Smart Solutions for Smart Communities: What’s Next & Who’s Responsible?
Sep 13, 2018
In a world where cyber attacks are proliferating by the day, smart city technologies have the potential to deliver increased security and transform communities, particularly in rural and developing areas. We recently surveyed 12,000 people from six countries across Europe and the Middle East to learn how their communities are using information technology as a catalyst for transforming life and work across various environments and use cases today. Our research highlights three key observations, outlined below:
Capabilities, not technology will be the driving force
Although we see a lot of stories about how the latest technologies are being used to implement smart city projects, it’s the ability to work together securely that will be the deciding factor. When asked what the key factors driving the success of a smart community initiative would be, nearly half (47 percent) pointed to interoperability, and more than a third (36 percent) cited cybersecurity. These ranked above technological developments like 5G (29 percent), cloud (28 percent), IoT (25 percent) and artificial intelligence (20 percent).
High potential and potential confusion
Our respondents were optimistic about the potential benefits of smart cities, highlighting better access to public services and information (51 percent), followed by increased public safety and improved emergency services (42 percent), services that enhance lifestyle (39 percent) and environmental improvements (39 percent). That said, a full 16 percent (just under 2000 people) said they did not know what benefits a smart community project could bring, which outlines the need for greater education.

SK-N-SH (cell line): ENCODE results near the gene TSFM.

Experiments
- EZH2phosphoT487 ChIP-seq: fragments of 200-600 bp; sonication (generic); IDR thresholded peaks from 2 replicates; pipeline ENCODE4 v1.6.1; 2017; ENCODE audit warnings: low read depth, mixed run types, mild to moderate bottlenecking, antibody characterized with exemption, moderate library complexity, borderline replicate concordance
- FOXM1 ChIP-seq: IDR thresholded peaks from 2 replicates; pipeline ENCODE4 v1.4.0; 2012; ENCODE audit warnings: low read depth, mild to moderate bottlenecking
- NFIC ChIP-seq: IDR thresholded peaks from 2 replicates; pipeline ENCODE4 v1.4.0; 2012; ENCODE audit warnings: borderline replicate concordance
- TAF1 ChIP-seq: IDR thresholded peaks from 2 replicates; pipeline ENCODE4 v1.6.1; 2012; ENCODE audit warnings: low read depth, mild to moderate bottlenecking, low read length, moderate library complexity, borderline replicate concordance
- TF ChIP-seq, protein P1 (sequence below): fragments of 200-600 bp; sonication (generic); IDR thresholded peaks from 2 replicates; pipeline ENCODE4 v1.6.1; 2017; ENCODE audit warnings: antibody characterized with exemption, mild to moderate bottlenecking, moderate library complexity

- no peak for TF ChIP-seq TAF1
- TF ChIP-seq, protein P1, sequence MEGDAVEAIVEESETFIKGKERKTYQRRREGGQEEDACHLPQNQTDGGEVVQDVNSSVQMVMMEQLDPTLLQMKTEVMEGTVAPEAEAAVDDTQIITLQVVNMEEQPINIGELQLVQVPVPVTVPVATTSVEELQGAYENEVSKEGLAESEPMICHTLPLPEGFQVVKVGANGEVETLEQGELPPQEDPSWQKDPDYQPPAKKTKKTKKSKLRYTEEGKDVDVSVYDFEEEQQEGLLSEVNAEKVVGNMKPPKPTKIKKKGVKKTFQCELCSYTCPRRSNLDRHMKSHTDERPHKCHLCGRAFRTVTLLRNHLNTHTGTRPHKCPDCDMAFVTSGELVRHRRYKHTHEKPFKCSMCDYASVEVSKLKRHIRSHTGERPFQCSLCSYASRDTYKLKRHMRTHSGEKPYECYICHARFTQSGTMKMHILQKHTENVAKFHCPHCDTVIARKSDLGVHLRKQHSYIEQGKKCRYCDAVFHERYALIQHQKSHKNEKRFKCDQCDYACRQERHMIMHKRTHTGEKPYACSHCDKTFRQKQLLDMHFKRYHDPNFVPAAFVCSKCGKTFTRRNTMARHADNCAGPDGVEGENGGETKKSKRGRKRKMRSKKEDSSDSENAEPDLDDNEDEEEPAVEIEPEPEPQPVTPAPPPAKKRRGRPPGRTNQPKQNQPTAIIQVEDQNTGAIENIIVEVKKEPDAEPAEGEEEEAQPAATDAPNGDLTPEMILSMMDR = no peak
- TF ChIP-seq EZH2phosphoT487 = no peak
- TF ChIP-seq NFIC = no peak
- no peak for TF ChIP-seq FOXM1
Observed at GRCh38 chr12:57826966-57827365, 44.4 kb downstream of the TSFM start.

Service providers and governments need to lead, educate and reassure
So, who should be responsible for securing smart cities? Jointly, half of the consumers we surveyed felt network operators and service providers (27 percent) and governments and local authorities (23 percent) should be primarily responsible for the security of all devices, services and data within a smart community. Once again, this highlights the need for a joint approach to ensure the successful acceptance of any smart city project.
Smart cities will mean different things to different people
The type of project suited to a megacity like Dubai won’t necessarily be applicable to a rural German village – the infrastructure, the societal culture and the community needs are completely different. Smart city use cases include everything from innovations in automated infrastructure management, environmental monitoring, autonomous vehicles, social change and population information and protection. This wide variation in scope and context can lead to confusion when talking about smart cities, which reinforces the need for clear education on the benefits to the community, as well as reassurance about privacy and security concerns.
At Juniper, we see a great opportunity for service providers to become a fundamental part of a smart city’s fabric with the support of local authorities and government. Implementing, evolving and sustaining these smart city projects are often complex undertakings. We are committed to tackling that complexity with service providers by delivering a simplified, secure and automated infrastructure.